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Degrees to minutes

Discussion in 'Beginner's Corner' started by Pleiades, Oct 5, 2017.

Degrees to minutes

Started by Pleiades on Oct 5, 2017 at 9:37 AM

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  1. Pleiades

    Pleiades Well-Known Member

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    So if a 32mm eyepiece gives me about a 2' AFOV, how many minutes/ seconds of the sky would that equate to be?
     
  2. Pleiades

    Pleiades Well-Known Member

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    I ask because according to my warped logic, the moon is about (0.5°). So, by comparison, the heart nebula should be much bigger. Maybe (4°-6°). At a magnitude that should've visible with binoculars. While easily located in a constellation I've spent much time studying. However, I can't find it. The only reasonable possibility is that someone borrowed it and has not returned it yet. Maybe they'll return it when the sky is a bit darker.
     
  3. Mak the Night

    Mak the Night Well-Known Member

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    One arc degree = sixty arc minutes.

    One arc minute = sixty arc seconds

    It's the same sexagesimal (base 60) as you'd use with a clock.

    If in doubt ask Wolfram lol!

    http://www.wolframalpha.com/
     
  4. Mak the Night

    Mak the Night Well-Known Member

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    NGC 896 (Heart & Soul) mainly emits in H alpha I think. There's a lot in Perseus and those nebulae are faint in the visual.
     
    Last edited: Oct 5, 2017
  5. Mak the Night

    Mak the Night Well-Known Member

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    heart soul.jpg

    You'll need a fast scope and UHC or OIII filters, even then they'd be faint.
     
  6. jgroub

    jgroub Well-Known Member

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    Part of the problem with the Heart and Soul nebulae, and other objects like this, including galaxies, is that their light emitting is spread out over a large area - huge sometimes.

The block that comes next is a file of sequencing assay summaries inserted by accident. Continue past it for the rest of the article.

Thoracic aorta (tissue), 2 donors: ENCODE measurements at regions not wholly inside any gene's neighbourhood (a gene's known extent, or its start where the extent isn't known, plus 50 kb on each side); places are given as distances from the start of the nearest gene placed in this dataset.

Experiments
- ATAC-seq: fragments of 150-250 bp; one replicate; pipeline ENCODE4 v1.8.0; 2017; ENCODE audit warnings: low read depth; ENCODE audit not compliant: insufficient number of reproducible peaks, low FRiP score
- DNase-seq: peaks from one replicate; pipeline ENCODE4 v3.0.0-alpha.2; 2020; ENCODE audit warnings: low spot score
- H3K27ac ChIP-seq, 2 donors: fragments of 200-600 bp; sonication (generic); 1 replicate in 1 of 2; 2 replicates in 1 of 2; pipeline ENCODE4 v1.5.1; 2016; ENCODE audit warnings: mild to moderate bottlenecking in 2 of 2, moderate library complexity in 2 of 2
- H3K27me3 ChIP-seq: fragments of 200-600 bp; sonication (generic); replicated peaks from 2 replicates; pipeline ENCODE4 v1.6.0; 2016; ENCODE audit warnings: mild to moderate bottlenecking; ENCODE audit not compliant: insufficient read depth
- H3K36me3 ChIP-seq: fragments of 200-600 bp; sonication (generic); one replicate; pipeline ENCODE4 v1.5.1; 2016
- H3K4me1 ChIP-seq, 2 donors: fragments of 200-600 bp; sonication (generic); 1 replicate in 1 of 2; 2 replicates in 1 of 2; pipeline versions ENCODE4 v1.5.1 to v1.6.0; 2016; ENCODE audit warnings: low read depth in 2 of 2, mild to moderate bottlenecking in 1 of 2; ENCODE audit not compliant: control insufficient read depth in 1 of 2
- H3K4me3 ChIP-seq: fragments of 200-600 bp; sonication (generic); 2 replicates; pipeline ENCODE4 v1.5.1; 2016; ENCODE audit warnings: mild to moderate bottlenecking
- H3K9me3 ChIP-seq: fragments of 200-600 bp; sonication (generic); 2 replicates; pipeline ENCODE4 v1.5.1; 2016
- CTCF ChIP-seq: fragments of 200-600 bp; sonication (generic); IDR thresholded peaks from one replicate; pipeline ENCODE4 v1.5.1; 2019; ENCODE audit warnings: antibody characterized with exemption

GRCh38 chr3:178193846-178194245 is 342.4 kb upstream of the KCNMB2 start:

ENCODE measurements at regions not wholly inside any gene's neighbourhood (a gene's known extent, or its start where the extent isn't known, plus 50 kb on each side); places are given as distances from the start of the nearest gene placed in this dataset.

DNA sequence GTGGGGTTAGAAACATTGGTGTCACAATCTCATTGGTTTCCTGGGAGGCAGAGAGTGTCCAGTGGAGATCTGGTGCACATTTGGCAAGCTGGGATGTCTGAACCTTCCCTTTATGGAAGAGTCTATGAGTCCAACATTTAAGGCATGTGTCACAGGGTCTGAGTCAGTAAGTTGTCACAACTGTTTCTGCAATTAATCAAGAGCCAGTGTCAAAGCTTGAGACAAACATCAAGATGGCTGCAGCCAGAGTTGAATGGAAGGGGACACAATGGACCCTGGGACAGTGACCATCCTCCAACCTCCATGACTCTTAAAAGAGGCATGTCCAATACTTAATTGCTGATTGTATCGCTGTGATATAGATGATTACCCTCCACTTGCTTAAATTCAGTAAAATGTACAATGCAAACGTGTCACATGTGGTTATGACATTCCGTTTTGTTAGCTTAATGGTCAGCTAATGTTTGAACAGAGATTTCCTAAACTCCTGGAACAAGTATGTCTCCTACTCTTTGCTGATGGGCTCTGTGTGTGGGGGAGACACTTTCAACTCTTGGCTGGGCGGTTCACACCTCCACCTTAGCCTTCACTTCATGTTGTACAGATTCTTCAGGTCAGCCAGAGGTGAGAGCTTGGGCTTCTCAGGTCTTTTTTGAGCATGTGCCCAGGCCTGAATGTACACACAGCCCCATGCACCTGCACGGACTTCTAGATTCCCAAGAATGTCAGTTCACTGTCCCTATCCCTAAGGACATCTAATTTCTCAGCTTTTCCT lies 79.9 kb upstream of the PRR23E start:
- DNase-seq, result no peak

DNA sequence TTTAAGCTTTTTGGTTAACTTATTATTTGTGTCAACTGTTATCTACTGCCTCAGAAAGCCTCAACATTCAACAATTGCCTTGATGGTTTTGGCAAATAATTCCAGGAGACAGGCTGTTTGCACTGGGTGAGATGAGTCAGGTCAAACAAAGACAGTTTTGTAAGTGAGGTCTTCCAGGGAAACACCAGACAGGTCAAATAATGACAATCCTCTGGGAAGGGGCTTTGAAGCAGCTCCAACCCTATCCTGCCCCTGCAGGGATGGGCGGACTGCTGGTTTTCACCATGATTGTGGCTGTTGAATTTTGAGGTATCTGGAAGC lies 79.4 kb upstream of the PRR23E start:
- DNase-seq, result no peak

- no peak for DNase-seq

Take the Triangulum Galaxy - M33. It's about 30 degrees up from the horizon at 8pm nowadays, just on the other side of Andromeda from, well, Andromeda - M31. It's listed at 5.7 magnitude, making it one of the brighter galaxies around. Should be super easy to find, right? But through a telescope, it's barely there. Why? Because it's huge - 70 minutes by 40 minutes. And all of that light, all of that 5.7 magnitude, is spread out over that area. And, unlike Andromeda, it doesn't really have a bright core.

    The 5.7 magnitude that it's listed at is what's called "integrated magnitude" - it's the magnitude it would be if you shrank it down to a point source. Exactly like a star.

    Next time you're out observing, see if you can find a fifth or sixth magnitude star in an otherwise relatively empty patch of sky. Then defocus the image so that the star fills up the entire field of view of your eyepiece. Then move the telescope a little. You won't notice much difference between when you were looking at the defocused star vs. looking at empty space. That's why M31 is so difficult. And that's why diffuse nebula, spread out over a huge area, are also really difficult to spot.

    Plus, objects like these are even more difficult to spot in even modest light pollution, because the background sky itself is brighter, to the point where the dim glow from the diffuse object is overwhelmed. You need really, REALLY dark skies to see objects like these. Or you can get a ginormous telescope to collect more light and distinguish the object from the background better. Or, ideally, both.

    Large, diffuse objects like these are best seen with low-powered binoculars, so that the light-emitting area of the object remains concentrated - and therefore, easier to spot.
     
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  7. jgroub

    jgroub Well-Known Member

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  8. Pleiades

    Pleiades Well-Known Member

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